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Michigan Court of Appeals hears arguments on EM ballot question

District I offices of the Michigan Court if Appeals in Detroit
Mike Russell
wikimedia commons
District I offices of the Michigan Court if Appeals in Detroit

The question of whether voters should get to weigh in on the state’s emergency manager law now rests with the Michigan Court of Appeals.

A panel of the court heard arguments today both for and against putting the referendum on the November ballot.

A coalition of labor and other activist groups collected more than 220,000 petition signatures to do just that.

But the state Board of Canvassers blocked the question based on a complaint that some of the type on the referendum petitions was in the wrong size.

Detroit NAACP director Reverend Wendell Anthony says state officials are just using the font size issue to suppress a popular vote.

“What is up with this? Is this America, or is this not America? Is this Michigan, or is this Mississippi?” Anthony said.

But John Pirich, an attorney for a group that opposes the referendum, disagrees.

“This is not just like horseshoes where you get to get, like, close,” Pirich said. “It’s a very, very specific part of the procedure and just like the Legislature operates under specific doctrines, so should this process, and that’s what the constitution demands.”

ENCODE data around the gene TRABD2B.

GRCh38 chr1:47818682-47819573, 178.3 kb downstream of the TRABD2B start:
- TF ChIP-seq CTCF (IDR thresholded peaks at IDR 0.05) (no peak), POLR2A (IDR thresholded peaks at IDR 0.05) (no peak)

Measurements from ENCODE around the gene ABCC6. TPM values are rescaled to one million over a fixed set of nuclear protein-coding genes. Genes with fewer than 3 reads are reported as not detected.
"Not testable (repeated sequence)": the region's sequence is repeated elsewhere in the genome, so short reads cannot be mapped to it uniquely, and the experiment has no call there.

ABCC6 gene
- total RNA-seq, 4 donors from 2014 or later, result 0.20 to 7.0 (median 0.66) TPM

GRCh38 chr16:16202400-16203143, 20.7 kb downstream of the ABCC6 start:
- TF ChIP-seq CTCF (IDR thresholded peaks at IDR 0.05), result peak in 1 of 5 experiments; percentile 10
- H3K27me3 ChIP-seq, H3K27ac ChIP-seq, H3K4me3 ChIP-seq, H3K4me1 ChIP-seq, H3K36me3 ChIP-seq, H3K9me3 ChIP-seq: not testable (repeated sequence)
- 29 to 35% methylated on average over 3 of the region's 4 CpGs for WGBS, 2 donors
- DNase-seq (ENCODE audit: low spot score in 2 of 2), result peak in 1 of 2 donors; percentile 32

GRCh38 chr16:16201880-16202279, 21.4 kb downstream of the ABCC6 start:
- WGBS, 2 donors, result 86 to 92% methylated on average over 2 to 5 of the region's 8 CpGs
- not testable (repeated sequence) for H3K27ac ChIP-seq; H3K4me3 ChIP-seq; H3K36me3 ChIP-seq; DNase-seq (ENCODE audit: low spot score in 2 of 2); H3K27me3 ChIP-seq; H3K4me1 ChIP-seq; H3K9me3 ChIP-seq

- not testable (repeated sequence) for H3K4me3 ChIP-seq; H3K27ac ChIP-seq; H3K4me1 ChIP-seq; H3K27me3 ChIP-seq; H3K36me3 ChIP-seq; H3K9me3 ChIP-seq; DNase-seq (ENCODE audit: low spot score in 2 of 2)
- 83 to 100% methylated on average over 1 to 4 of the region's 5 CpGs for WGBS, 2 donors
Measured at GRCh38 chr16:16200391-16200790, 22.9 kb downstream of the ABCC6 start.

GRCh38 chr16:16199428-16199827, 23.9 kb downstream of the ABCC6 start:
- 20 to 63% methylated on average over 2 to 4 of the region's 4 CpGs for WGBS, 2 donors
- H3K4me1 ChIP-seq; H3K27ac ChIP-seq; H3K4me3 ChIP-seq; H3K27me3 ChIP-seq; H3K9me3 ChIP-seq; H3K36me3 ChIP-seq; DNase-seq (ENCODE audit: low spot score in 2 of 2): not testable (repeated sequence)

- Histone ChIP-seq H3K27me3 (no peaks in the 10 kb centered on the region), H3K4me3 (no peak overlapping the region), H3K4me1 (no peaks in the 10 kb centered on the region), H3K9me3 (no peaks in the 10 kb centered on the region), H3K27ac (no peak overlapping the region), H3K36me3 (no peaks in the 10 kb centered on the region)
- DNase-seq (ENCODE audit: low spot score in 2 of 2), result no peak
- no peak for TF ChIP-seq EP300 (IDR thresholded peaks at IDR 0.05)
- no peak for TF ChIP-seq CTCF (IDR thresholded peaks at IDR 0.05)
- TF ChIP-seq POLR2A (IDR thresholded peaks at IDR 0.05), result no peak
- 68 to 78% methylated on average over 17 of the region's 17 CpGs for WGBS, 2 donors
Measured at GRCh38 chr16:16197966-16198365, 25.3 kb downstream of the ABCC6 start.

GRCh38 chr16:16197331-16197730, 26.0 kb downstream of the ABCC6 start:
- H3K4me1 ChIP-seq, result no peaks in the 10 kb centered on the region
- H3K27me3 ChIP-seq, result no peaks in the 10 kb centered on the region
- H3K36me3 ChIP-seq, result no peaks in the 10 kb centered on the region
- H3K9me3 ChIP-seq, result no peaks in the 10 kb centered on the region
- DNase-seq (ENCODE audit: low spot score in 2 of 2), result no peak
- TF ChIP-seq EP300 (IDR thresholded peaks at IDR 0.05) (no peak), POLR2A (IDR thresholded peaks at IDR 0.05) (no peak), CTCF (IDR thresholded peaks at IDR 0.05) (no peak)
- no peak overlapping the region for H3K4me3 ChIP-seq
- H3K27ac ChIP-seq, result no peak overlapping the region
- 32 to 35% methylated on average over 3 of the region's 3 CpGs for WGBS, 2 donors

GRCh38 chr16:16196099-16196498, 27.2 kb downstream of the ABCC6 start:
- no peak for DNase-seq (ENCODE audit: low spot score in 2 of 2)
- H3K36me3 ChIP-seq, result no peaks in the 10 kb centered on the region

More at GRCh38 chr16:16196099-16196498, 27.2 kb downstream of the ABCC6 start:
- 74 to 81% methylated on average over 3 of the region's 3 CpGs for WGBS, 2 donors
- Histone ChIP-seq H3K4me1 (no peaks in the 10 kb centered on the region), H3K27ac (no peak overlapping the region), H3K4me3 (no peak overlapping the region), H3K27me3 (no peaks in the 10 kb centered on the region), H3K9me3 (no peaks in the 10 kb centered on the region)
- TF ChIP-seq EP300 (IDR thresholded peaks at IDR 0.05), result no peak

The attorney for the referendum drive says the claim about the font size is a bogus one. But, he says even if it were true, that’s no reason to keep the question off the ballot and defy the wishes of the many voters who signed petitions.

That argument is strengthened by a recent revelation that a Michigan State University professor found the petitions most likely did use the correct font size.

The Board of Canvassers never heard that information, and it won’t be presented to the Court of Appeals.

Sarah Cwiek joined Michigan Radio in October 2009. As our Detroit reporter, she is helping us expand our coverage of the economy, politics, and culture in and around the city of Detroit.
Rick Pluta is Senior Capitol Correspondent for the Michigan Public Radio Network. He has been covering Michigan’s Capitol, government, and politics since 1987.
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